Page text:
Mount Berland

With a promising weather forecast for 31 May 2014, I headed out to the south end of British Columbia's Kootenay National Park to scramble up Mount Berland via the route described by Josée Ménard.  Although a late winter snow pack still persisted in the Canadian Rockies, I was confident that Mount Berland was mostly dry after monitoring the mountain's conditions on DriveBC's Radium Hot Springs webcam.  Ménard's route--head north up a forested rib that eventually turns west toward the main south ridge--is not overly complicated, but is it ever strenuous!  After a long winter of intermittent and modest outings, I may have taken the 1200+ metres of elevation gain for this trip a little too lightly.

Starting from an obvious paved pullout beside a large sign, I immediately entered the adjacent forest and began the long grind up the noted rib.  Views are certainly lacking during this initial part of the climb, but with the warm temperatures that day, I actually welcomed the cool shade of the forest.  Although the route is relentlessly steep, the bushwhacking is mercifully not too bad, and there are lots of useful game trails crisscrossing the slope.  After climbing about 900 metres to reach a large cairn on the southernmost high point of Mount Berland's south ridge, I was a bit alarmed by how much time (3 hours 18 minutes) it had taken me to get this far.  The true summit is still some three kilometres away to the north from here with a lot of ups and downs in between, and though this was not unexpected, I was still discouraged by the prospect of this lengthy traverse given my slow pace.  Furthermore, the warm day had forced me to drink more than I was anticipating, and I was starting to run low on liquid refreshment--another oversight due in part to my mind still being in winter mode when I tend to drink less.  There were still a few snow patches hidden in the trees as I continued north along the ridge, but I was not yet desperate enough to start stuffing my mouth with dirty snow!  As a result, my pace slowed even more as I tried to conserve both my energy and my remaining water.  As if that was not bad enough, ticks were also out in force on this day, and I was regularly flicking them off my shirt and my neck.

As I got nearer to the summit, the snow patches grew more abundant, and the terrain became more complex.  Because of the isothermal snow, I opted to stick to the crest of the ridge as much as possible, but this entailed some fairly exposed scrambling which was reminiscent of the cockscomb section of Mount Crandell in Waterton National Park.  At one point, I even had to hang precariously over a substantial drop from the branches of a tree that was blocking the knife-edged ridge.  Mount Berland was turning out to be quite a tough little sonuvabitch!  Nearly seven hours after leaving my car, I finally staggered onto the airy summit and immediately sat down to devour an apple I had been saving.  Thirty minutes later, I was retracing my steps back along the ridge.

On my return trip, I circumvented some of the tougher upper sections of the ridge by dropping down on the west side (skier's right) and traversing the snow.  This was still not a trivial matter as I suffered a few nasty cuts and bruises due to slipping and crashing into rocks hidden underneath the snow.  Once I reached easier ground, I put my mind on cruise control as I re-ascended and re-descended almost every high point along the ridge.  Other than some slight route-finding uncertainty below the southernmost high point (my GPS was not working reliably on this day), the rest of my descent was largely uneventful.  My round-trip time turned out to be a whopping 11 hours 46 minutes (Ms. Ménard, I salute you and your 8.0 hours with extra snow to boot!).  Exhausted, I drove into Radium Hot Springs and checked into a motel room which I had reserved ahead of time.  There is a somewhat pathetic epilogue to this trip, but that is a story for another day.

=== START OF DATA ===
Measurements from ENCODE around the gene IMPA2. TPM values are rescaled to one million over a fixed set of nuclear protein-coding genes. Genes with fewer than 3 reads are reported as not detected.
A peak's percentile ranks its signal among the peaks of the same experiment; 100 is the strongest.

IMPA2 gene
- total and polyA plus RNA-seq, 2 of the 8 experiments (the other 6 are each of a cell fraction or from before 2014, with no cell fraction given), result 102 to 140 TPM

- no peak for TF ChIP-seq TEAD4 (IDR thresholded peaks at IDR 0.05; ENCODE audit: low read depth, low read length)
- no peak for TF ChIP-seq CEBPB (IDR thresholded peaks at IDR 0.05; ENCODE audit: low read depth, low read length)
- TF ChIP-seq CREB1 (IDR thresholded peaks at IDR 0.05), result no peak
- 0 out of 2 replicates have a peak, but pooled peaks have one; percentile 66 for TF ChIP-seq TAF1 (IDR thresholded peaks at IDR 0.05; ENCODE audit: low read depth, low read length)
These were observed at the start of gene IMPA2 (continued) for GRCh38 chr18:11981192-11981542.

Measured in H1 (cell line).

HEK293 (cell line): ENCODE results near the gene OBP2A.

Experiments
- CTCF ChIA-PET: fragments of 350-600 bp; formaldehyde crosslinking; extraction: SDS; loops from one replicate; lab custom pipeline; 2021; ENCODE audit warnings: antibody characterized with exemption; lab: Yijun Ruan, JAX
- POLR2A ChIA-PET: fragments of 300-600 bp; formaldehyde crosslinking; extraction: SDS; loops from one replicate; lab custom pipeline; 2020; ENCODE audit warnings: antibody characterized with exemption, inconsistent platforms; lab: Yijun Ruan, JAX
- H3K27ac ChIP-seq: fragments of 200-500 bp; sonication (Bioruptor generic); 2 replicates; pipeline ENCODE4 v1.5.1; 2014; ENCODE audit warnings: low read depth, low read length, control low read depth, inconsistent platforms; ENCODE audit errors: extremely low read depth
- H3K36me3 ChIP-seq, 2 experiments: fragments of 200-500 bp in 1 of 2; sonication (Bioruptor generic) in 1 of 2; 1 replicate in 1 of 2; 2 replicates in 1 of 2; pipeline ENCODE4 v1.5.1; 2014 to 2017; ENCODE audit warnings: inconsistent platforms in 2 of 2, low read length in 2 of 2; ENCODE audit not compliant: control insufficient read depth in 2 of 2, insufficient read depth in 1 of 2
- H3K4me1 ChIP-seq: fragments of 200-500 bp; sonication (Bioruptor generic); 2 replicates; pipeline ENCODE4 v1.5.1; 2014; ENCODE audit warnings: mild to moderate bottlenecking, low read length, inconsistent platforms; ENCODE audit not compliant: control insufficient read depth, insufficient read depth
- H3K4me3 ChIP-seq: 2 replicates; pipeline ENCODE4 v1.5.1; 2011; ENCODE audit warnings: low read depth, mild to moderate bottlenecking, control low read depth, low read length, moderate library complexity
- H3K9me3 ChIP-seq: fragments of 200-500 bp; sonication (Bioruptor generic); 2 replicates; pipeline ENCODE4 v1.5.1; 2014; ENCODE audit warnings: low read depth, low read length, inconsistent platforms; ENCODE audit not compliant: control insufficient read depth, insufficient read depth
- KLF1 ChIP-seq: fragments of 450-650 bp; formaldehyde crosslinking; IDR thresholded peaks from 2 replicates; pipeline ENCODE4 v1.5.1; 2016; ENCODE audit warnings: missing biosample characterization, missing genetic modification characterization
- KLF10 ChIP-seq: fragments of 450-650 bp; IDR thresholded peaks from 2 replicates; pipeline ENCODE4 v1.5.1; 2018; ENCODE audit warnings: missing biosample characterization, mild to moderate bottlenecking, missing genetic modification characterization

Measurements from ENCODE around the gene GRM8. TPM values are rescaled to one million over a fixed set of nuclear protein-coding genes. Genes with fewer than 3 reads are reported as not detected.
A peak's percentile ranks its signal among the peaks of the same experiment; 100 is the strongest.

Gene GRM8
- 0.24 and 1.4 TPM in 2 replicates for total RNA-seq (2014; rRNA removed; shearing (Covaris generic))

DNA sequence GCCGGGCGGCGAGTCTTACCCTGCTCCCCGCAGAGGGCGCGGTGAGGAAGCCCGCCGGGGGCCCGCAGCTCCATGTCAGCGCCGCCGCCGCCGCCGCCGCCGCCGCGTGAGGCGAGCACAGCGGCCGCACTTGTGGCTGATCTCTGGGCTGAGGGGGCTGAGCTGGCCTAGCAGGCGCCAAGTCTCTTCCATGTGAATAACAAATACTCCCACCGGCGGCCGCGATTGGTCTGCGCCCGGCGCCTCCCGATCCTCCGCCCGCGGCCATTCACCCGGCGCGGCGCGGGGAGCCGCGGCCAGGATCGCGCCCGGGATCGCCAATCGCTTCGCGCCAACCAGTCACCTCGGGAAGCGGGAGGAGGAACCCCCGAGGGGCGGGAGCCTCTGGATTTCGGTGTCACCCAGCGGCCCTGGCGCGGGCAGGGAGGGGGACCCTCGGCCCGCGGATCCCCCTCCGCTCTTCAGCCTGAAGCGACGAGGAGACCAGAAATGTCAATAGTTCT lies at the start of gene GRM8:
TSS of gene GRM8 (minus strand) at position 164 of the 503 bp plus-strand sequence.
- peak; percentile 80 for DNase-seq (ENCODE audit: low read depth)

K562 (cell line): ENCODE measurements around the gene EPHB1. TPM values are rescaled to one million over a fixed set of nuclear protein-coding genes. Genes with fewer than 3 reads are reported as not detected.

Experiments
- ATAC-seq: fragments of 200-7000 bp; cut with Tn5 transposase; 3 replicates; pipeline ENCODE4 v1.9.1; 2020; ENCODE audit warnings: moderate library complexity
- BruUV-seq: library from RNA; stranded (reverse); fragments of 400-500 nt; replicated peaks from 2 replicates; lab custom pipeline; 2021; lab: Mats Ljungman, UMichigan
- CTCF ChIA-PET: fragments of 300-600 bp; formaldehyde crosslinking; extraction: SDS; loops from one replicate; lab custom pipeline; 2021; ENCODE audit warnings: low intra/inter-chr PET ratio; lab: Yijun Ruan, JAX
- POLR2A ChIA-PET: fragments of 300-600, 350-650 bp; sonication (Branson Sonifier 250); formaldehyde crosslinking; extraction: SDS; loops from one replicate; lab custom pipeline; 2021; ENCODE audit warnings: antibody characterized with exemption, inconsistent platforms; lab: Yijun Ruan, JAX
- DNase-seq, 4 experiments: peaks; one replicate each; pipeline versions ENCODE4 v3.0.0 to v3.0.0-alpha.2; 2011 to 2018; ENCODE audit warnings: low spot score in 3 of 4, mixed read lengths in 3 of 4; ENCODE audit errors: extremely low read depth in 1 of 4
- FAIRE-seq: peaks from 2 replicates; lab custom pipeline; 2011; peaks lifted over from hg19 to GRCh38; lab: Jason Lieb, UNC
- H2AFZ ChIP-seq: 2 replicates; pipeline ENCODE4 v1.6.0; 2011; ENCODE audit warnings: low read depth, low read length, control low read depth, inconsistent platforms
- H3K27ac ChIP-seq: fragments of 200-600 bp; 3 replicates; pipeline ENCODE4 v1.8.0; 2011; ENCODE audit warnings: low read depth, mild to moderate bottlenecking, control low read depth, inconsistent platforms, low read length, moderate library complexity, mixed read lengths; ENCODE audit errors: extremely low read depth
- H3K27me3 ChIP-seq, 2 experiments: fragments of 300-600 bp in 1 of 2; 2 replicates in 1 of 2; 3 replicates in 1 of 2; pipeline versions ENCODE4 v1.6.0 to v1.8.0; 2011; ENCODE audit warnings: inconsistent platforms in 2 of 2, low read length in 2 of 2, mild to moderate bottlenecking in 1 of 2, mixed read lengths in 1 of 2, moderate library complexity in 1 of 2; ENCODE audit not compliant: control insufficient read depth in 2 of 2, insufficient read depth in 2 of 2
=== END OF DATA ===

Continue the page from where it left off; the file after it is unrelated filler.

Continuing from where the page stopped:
Plenty of parking but no biffy here. The ascent begins at this sign beside the highway.
At least the bushwhacking is tolerable...mostly. This is pretty much the view for the first couple of hours.
Wish I was golfing right now... A clearing near the southernmost high point of Mount Berland affords this view of Radium Hot Springs and the Columbia River valley.
Redstreak was another peak that kicked my ass! Beyond the southernmost high point of Mount Berland (right) is Redstreak Mountain (centre).
That's because it really is far about 2.5 km! The true summit of Mount Berland looks far away.
That summit still doesn't look any closer! Sonny keeps on trekking along the ridge.
I'm still about 45 minutes away from the summit at this point! The route becomes more complex and challenging near the summit (not visible here).
It took me nearly 7 hours to get here--just brutal! The summit cairn is finally in sight.
Wish I had a Big Gulp right now! Sonny stands on the 2358-metre* summit of Mount Berland.

*Data courtesy of

A visit to Mount Kindersley might be in my forseeable future...

Mount Kindersley (right of centre) is the most prominent peak to the north.

Probably one of the best ascents in the vicinity. The green tower on top of GR710178 is readily visible to the northeast.
Hmm...this peak also held its share of misery for me... Mount Sinclair lies to the southeast.

 Not looking forward to the return trip along the ridge...

Windermere Lake (far right) is the most recognizable landmark in this southern panorama.


 I would like to attempt Farnham one of these days...

Across the valley to the southwest are some beautiful peaks including Mount Nelson (far left), Mount Slade (left of centre), Mount Delphine (right of centre), and Mount Farnham (far right).

Yeah, not one I care to repeat...ever! This is Mount Berland as seen from Radium Hot Springs (photograph was taken the following day).